Christos Psarras

Aachen Institute for Advanced Study in

Computational Engineering Science

Rogowski Building

Schinkelstr. 2

52062 Aachen

Germany

Office: | Schinkelstr. 2, room 430 |

Email: |

- High-Performance and Parallel Computing
- Tensors
- Machine Learning
- Computer Vision

**CP-CALS**: Software for computing the Canonical Polyadic Decomposition (CPD), also known as PARAllel FACtors (PARAFAC), using the Concurrent Alternating Least Squares Algorithm (CALS).

**Role**: Designer and main developer.**LAMP Benchmark**: A series of benchmarks/tests across multiple high-level linear algebra oriented languages/libraries/frameworks that assess to what extent said languages translate high-level linear algebra expressions to high performance code.

**Role**: Designer and main developer.**Linnea**: Linnea is an experimental tool for the automatic generation of optimized code for linear algebra problems. It is developed at the High-Performance and Automatic Computing group at RWTH Aachen University. An online demo of Linnea can be found here.

**Role**: Contributor.**CodeSummarizer**: Summarizing Software Functionality from Source Code. This project was part of my MS thesis.

**Role**: Designer and main developer.

**Algorithm 1026: Concurrent Alternating Least Squares for multiple simultaneous Canonical Polyadic Decompositions**ACM Transactions on Mathematical Software, Volume 48(3), pp. 1-20, September 2022.@article{Psarras2022:980, author = "Christos Psarras and Lars Karlsson and Rasmus Bro and Paolo Bientinesi", title = "Algorithm 1026: Concurrent Alternating Least Squares for multiple simultaneous Canonical Polyadic Decompositions", journal = "ACM Transactions on Mathematical Software", year = 2022, volume = 48, number = 3, pages = "1--20", month = sep, doi = "10.1145/3519383" }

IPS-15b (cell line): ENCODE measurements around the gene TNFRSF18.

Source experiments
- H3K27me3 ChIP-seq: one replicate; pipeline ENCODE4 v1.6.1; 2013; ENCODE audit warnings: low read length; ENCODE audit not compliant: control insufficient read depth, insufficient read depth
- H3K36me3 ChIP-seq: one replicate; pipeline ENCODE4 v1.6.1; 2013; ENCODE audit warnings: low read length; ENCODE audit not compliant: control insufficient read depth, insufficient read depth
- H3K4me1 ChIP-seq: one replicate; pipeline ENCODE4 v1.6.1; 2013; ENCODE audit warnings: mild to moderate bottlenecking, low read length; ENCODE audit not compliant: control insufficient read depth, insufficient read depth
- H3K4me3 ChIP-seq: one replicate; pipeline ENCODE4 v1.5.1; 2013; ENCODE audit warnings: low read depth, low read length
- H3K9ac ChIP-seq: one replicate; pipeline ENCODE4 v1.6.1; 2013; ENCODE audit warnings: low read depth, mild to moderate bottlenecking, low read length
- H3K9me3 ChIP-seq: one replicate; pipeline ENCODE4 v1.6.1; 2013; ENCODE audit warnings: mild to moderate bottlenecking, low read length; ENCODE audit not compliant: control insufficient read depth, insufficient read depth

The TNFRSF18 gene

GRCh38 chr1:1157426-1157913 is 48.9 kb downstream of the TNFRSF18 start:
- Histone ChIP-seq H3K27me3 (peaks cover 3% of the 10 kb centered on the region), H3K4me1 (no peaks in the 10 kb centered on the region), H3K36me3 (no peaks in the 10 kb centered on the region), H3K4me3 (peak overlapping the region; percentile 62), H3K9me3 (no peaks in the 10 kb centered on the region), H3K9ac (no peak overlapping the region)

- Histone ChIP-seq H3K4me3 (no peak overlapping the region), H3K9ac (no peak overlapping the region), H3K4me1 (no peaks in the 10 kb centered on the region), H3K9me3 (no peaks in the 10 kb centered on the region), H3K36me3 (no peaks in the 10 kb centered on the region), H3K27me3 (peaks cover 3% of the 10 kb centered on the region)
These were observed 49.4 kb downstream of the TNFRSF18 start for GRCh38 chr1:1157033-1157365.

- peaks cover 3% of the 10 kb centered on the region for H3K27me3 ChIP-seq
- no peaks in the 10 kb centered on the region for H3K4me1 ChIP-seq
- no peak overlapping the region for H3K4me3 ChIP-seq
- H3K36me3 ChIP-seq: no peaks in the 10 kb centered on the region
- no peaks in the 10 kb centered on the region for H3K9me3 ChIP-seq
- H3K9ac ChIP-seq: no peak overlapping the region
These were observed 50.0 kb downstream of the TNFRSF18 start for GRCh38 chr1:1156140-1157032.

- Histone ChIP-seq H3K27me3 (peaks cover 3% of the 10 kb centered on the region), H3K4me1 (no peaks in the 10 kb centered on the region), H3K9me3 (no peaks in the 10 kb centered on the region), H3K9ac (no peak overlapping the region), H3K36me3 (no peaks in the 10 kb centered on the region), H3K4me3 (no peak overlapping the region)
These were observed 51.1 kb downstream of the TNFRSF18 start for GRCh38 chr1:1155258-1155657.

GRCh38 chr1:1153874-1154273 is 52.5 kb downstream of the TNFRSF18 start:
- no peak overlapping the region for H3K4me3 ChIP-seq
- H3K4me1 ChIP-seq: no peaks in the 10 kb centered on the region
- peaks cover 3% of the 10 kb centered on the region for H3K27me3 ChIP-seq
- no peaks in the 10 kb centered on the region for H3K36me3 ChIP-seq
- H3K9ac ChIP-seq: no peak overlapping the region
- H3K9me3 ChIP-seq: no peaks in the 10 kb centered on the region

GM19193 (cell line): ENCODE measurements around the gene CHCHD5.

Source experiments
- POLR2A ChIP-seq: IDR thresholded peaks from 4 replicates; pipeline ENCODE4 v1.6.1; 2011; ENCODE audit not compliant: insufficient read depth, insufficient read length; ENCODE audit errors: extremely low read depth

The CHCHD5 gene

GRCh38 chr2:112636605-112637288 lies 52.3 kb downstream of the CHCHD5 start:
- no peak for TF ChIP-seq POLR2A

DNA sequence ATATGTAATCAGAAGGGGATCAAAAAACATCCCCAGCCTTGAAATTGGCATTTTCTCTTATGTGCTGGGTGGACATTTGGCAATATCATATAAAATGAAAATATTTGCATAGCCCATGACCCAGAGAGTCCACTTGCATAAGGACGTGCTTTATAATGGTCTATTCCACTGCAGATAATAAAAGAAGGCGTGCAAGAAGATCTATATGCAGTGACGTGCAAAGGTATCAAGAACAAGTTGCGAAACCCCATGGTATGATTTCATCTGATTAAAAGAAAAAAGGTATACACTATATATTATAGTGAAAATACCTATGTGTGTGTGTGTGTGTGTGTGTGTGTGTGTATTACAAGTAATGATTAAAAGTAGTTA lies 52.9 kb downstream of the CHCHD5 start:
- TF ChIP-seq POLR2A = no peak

abstractwebbibtexTensor decompositions, such as CANDECOMP/PARAFAC (CP), are widely used in a variety of applications, such as chemometrics, signal processing, and machine learning. A broadly used method for computing such decompositions relies on the Alternating Least Squares (ALS) algorithm. When the number of components is small, regardless of its implementation, ALS exhibits low arithmetic intensity, which severely hinders its performance and makes GPU offloading ineffective. We observe that, in practice, experts often have to compute multiple decompositions of the same tensor, each with a small number of components (typically fewer than 20), to ultimately find the best ones to use for the application at hand. In this paper, we illustrate how multiple decompositions of the same tensor can be fused together at the algorithmic level to increase the arithmetic intensity. Therefore, it becomes possible to make efficient use of GPUs for further speedups; at the same time the technique is compatible with many enhancements typically used in ALS, such as line search, extrapolation, and non-negativity constraints. We introduce the Concurrent ALS algorithm and library, which offers an interface to Matlab, and a mechanism to effectively deal with the issue that decompositions complete at different times. Experimental results on artificial and real datasets demonstrate a shorter time to completion due to increased arithmetic intensity.**The Linear Algebra Mapping Problem. Current state of linear algebra languages and libraries.**ACM Transactions on Mathematical Software, Volume 48(3), pp. 1-30, September 2022.@article{Psarras2022:618, author = "Christos Psarras and Henrik Barthels and Paolo Bientinesi", title = "The Linear Algebra Mapping Problem. Current state of linear algebra languages and libraries.", journal = "ACM Transactions on Mathematical Software", year = 2022, volume = 48, number = 3, pages = "1--30", month = sep, doi = "10.1145/3549935", url = "https://arxiv.org/pdf/1911.09421v2.pdf" }